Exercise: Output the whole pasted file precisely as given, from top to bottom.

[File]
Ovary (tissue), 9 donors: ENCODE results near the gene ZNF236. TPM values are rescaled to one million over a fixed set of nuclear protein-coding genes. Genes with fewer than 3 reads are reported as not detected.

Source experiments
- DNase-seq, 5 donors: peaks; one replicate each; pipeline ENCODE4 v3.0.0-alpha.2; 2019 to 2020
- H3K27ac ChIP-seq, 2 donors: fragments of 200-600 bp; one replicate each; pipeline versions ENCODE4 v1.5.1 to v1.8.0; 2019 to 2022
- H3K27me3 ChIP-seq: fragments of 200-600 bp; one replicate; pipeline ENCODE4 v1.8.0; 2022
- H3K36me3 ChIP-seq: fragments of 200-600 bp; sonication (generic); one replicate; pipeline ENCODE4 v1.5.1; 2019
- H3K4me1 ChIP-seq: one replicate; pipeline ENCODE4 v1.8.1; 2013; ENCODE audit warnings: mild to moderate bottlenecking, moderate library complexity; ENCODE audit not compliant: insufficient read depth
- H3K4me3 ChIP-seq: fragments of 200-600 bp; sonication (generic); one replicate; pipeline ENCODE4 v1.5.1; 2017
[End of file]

Ovary (tissue), 9 donors: ENCODE results near the gene ZNF236. TPM values are rescaled to one million over a fixed set of nuclear protein-coding genes. Genes with fewer than 3 reads are reported as not detected.

Source experiments
- DNase-seq, 5 donors: peaks; one replicate each; pipeline ENCODE4 v3.0.0-alpha.2; 2019 to 2020
- H3K27ac ChIP-seq, 2 donors: fragments of 200-600 bp; one replicate each; pipeline versions ENCODE4 v1.5.1 to v1.8.0; 2019 to 2022
- H3K27me3 ChIP-seq: fragments of 200-600 bp; one replicate; pipeline ENCODE4 v1.8.0; 2022
- H3K36me3 ChIP-seq: fragments of 200-600 bp; sonication (generic); one replicate; pipeline ENCODE4 v1.5.1; 2019
- H3K4me1 ChIP-seq: one replicate; pipeline ENCODE4 v1.8.1; 2013; ENCODE audit warnings: mild to moderate bottlenecking, moderate library complexity; ENCODE audit not compliant: insufficient read depth
- H3K4me3 ChIP-seq: fragments of 200-600 bp; sonication (generic); one replicate; pipeline ENCODE4 v1.5.1; 2017